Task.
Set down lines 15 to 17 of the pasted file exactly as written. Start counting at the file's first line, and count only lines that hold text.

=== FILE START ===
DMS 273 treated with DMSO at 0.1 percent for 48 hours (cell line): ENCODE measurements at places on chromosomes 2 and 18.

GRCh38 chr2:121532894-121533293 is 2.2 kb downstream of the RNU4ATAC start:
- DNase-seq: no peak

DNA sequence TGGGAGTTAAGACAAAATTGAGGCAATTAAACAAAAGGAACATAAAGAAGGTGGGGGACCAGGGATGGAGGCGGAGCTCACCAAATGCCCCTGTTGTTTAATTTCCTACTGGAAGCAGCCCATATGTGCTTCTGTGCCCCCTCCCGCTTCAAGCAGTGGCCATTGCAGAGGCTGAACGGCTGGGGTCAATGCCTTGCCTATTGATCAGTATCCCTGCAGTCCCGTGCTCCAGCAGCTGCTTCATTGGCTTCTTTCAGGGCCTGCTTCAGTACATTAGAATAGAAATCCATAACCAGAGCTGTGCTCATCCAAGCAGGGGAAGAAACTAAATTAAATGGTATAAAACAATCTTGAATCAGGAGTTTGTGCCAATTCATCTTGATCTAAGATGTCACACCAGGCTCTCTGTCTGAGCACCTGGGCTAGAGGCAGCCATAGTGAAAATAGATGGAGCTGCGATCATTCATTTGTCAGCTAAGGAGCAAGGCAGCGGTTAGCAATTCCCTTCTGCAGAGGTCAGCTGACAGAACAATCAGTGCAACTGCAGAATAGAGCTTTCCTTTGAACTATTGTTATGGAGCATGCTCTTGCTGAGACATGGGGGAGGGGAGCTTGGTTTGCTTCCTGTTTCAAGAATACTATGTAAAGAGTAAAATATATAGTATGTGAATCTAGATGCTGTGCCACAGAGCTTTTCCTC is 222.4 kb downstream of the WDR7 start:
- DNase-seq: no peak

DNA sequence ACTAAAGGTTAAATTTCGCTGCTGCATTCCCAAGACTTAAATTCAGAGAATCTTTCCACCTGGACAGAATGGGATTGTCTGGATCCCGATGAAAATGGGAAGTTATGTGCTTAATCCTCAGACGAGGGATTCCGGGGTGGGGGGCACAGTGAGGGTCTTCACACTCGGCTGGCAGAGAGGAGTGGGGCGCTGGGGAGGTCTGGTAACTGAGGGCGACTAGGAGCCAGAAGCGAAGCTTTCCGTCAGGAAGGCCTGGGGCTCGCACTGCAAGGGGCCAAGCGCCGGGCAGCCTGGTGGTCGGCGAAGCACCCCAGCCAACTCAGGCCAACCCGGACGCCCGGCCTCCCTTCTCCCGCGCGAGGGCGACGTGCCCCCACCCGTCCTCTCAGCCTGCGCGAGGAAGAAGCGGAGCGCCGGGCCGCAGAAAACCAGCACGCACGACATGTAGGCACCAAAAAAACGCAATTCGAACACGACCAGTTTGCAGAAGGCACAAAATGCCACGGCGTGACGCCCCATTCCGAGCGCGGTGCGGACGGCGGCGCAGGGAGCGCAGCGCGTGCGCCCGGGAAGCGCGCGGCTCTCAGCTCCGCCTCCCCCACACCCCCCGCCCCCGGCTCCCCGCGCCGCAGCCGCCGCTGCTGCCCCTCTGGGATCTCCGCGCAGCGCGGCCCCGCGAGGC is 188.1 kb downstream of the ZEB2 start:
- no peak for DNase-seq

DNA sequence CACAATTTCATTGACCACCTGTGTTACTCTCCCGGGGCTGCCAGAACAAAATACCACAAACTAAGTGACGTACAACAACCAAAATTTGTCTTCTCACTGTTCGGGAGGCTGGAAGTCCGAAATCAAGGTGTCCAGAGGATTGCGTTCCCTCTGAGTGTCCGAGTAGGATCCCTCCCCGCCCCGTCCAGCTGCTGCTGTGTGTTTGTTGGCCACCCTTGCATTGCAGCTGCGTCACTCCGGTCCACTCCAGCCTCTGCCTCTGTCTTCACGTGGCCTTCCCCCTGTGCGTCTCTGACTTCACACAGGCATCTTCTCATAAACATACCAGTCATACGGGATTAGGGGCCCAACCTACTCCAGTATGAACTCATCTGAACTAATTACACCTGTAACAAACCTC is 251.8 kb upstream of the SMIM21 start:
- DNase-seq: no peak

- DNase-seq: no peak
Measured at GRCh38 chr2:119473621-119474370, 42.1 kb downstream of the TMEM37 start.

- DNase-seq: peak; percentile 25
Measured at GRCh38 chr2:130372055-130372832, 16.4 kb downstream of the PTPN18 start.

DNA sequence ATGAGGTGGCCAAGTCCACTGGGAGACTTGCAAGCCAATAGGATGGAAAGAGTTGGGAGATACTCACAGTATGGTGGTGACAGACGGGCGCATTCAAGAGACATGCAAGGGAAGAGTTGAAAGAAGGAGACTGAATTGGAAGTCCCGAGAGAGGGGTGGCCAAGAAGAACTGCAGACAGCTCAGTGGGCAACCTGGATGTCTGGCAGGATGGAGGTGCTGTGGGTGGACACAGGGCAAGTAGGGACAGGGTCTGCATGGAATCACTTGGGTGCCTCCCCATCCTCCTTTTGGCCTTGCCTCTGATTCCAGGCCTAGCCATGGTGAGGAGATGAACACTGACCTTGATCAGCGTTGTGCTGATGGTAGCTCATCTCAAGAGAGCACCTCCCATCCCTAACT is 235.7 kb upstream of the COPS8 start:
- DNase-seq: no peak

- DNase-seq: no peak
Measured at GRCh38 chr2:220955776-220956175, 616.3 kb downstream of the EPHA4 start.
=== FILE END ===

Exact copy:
- DNase-seq: no peak

- DNase-seq: no peak
Measured at GRCh38 chr2:220955776-220956175, 616.3 kb downstream of the EPHA4 start.